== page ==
People blame Aquaman but he isn’t the problem — he is the King of Atlantis, can speak to fish and control the oceans. Those are bleeping awesome powers unless you live in Nebraska. The problem is Aquaman has been written poorly, especially back in Craig’s ‘70s. For me, the Peter David Aquaman of the 1990s flat out rocked. Anyone with a harpoon hand has my vote. He was an Arthurian warrior king on a quest. He had a mission. So, you know, that storyline died. But Aquaman can be great in the right hands.

And when they make an Aquaman movie, Adrian Grenier must play the lead or I will be disappointed.

Q. If there is a season, will the Bulls have a chance to tinker with the roster? We’re still a player or two away. (@JTILLMAN9693)

Hey, you agree with Dwyane Wade, he says you are just one player away, too. What Bulls fan doesn’t want to agree with Wade? By the way, I’d say one starter and some depth, actually, but I think we’re all basically on the same page here.

What player? Has to be a wing player who can create shots and take pressure off of Derrick Rose. If you’re up for a little gamble on health (and his recovery), maybe Caron Butler is a guy to make a run at. Also depends on who is on the trade block once we see the new CBA.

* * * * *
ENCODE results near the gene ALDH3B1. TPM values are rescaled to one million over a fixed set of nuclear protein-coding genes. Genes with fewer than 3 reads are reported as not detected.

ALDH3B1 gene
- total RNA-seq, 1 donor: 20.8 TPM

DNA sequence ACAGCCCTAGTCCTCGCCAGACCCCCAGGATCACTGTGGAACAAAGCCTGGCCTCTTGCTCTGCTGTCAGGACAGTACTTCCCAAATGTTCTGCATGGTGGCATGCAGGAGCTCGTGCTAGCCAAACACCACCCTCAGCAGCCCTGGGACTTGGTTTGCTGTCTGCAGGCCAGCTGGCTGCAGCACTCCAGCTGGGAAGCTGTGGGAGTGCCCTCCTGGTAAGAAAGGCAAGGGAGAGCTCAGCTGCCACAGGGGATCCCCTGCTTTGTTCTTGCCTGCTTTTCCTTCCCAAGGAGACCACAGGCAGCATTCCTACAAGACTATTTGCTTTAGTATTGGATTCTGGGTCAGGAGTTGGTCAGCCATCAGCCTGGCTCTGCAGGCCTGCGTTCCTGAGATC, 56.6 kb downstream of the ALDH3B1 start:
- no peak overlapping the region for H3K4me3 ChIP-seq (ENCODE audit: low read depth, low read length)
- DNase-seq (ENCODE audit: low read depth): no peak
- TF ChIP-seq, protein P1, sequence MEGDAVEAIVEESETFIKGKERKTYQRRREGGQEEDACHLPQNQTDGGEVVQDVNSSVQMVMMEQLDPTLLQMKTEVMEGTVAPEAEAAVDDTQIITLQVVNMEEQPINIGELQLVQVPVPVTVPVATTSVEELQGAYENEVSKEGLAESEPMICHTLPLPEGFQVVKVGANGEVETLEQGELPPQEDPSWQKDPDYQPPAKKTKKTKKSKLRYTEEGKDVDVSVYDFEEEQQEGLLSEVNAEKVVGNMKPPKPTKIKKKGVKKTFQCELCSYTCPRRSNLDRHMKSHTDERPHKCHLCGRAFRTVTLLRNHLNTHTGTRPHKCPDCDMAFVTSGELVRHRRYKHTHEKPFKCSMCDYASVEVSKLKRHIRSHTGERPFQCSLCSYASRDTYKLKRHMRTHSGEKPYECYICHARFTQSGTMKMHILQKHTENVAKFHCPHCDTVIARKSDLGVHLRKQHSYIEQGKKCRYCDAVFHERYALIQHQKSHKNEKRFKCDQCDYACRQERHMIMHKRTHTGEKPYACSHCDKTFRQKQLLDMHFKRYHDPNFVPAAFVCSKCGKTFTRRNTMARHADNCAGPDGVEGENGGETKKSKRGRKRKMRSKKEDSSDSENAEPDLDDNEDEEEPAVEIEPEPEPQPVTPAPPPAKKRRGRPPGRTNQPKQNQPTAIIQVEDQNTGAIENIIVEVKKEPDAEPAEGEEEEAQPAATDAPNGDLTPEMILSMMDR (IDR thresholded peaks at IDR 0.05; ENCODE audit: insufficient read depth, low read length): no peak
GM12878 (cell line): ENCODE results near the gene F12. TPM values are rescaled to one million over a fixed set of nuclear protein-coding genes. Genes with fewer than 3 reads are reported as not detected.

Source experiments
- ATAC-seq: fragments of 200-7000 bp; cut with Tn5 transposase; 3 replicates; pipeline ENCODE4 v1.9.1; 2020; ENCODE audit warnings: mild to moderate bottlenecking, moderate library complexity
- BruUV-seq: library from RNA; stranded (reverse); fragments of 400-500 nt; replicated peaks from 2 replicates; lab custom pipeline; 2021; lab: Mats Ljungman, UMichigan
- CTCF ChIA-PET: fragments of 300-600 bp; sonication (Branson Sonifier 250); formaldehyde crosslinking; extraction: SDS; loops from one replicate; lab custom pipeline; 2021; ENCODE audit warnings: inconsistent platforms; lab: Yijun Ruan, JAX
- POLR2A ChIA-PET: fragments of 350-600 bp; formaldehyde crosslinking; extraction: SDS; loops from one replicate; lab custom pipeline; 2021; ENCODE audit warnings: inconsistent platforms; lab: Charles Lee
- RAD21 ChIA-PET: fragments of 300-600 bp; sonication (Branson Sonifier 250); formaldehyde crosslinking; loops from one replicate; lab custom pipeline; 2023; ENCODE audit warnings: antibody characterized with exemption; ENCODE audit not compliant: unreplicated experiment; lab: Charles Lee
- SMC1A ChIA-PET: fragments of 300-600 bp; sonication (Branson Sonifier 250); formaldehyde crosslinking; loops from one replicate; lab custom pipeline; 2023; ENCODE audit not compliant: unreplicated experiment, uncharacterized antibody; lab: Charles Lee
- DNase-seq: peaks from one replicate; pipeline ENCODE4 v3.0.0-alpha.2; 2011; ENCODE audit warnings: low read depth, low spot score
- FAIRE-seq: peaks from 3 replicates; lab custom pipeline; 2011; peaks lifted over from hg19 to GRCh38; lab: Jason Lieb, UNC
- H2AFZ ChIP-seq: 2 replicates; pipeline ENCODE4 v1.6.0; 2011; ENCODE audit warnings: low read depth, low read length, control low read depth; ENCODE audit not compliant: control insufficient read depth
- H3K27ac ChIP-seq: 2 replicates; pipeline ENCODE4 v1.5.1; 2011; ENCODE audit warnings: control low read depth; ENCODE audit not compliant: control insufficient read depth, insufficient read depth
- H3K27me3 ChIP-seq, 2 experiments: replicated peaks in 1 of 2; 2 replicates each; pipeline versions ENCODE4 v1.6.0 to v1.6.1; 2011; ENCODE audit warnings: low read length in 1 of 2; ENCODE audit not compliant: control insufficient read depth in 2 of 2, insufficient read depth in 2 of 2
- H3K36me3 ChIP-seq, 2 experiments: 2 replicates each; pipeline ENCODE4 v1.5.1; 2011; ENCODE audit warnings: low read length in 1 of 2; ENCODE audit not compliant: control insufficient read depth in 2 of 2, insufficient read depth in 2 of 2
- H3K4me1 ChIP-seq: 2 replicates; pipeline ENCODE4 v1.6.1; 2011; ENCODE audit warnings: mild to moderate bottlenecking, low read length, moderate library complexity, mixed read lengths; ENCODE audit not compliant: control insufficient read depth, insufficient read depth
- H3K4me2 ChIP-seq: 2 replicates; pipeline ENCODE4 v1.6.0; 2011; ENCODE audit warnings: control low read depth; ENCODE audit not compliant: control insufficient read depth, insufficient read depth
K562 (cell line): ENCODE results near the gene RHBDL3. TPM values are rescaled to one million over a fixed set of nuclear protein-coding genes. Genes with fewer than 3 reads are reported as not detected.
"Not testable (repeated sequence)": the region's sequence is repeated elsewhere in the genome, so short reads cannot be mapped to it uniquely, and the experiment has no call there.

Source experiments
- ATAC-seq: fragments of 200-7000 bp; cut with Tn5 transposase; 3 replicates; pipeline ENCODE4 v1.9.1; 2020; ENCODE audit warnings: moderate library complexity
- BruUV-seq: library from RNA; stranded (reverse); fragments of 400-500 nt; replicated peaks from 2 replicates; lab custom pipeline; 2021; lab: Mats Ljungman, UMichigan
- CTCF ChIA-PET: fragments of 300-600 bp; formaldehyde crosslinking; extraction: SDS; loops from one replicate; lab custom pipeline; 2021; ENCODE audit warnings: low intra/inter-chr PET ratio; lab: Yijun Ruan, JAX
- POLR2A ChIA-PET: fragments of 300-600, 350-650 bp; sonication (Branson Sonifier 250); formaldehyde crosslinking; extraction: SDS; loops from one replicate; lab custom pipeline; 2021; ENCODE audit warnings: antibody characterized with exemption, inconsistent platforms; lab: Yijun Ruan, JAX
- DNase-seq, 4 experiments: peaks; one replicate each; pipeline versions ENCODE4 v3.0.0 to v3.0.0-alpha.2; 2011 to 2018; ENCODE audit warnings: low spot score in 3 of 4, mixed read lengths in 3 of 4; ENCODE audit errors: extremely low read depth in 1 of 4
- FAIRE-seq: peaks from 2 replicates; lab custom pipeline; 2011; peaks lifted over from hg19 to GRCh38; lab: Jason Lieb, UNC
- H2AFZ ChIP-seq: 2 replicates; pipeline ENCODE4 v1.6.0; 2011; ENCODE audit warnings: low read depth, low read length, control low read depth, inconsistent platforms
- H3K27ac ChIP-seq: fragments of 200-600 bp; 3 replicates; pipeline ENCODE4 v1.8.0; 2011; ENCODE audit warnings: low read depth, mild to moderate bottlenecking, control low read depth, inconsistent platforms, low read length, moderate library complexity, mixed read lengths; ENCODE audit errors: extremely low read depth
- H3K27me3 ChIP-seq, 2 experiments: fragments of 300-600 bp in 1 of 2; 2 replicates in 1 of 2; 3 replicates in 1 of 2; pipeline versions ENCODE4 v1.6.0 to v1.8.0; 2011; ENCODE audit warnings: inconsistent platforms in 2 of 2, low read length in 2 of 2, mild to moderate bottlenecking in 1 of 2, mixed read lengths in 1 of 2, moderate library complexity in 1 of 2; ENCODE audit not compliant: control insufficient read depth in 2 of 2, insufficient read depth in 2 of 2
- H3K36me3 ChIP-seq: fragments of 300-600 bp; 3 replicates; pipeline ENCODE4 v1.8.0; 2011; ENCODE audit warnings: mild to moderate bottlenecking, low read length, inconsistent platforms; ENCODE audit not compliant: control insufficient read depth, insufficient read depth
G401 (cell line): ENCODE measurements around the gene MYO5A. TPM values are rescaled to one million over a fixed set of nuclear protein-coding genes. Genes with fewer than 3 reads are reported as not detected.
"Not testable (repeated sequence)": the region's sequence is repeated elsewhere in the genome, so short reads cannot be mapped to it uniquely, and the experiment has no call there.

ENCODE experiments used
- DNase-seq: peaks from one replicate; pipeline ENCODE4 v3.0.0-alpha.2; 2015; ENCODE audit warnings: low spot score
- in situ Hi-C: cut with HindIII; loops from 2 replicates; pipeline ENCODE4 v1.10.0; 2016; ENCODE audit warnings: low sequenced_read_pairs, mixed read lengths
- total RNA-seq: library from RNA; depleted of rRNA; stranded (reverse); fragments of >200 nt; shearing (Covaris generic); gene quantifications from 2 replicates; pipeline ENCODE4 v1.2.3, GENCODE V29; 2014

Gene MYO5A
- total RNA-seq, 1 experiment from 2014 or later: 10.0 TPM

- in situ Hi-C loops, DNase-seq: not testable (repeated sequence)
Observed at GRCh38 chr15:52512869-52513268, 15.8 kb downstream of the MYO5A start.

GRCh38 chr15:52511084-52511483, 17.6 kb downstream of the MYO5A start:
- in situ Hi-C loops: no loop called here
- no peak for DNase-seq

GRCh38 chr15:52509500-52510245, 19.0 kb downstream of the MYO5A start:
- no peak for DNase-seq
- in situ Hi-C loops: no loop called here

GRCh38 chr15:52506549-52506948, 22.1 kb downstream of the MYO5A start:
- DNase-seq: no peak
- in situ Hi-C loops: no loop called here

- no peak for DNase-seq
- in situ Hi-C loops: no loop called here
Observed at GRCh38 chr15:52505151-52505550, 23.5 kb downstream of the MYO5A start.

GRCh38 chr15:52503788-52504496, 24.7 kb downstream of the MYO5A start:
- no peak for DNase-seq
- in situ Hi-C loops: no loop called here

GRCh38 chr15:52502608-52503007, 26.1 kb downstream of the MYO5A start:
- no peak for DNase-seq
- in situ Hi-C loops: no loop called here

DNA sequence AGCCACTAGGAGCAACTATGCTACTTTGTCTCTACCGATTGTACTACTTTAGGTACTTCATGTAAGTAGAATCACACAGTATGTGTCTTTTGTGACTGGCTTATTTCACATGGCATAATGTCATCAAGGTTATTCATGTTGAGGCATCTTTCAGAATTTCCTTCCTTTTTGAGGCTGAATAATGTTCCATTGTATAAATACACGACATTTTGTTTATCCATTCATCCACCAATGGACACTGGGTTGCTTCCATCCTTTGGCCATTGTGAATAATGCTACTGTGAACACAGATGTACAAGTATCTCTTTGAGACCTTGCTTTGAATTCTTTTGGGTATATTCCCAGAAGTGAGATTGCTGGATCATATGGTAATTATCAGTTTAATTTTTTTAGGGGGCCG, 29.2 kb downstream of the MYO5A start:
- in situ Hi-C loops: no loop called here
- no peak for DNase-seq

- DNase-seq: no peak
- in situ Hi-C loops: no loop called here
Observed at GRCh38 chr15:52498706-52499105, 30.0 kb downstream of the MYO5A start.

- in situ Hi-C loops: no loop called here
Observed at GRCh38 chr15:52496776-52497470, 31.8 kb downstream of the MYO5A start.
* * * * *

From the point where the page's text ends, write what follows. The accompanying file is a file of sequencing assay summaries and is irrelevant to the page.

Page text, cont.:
As for time to tinker, NBA post-lockout history says yes but not much. Back in 1999, training camps and free agency were condensed into one hectic month. My guess is we will see something like that again, and the front offices that come in with the best preparation and think fastest on their feet can get some steals and deals. The question becomes, is that the Bulls front office? I have my doubts, but we shall see.

Q. Are the Lakers the most annoying team in the world, or second, behind the Yankees? (@ZachLowe_SI)

Fifth. The list goes: 1) New York Yankees (I think we all agree on that, even Yankee fans); 2) USC Football; 3) Boston Celtics; 4) Manchester United; 5) Lakers (Sorry Zach).

Q. Do you see the Pistons parting ways with Ben Gordon? (@WhatRobSaid)

Frankly, that should be up to Lawrence Frank. (Sorry, couldn’t resist that.) Gordon can put the rock in the hole efficiently, and that is a valuable commodity, but he needs to be put in situations that suit his skill set (good spot up shooter, can create in isolation, works well off the ball). Nothing with Jon Kuester ever seemed to fit. So, to paraphrase John Lennon, “give Frank a chance.” But if Gordon is still square peg round hole, then you should try to move him. There will be some interest out there, but not as much as Pistons fans dream.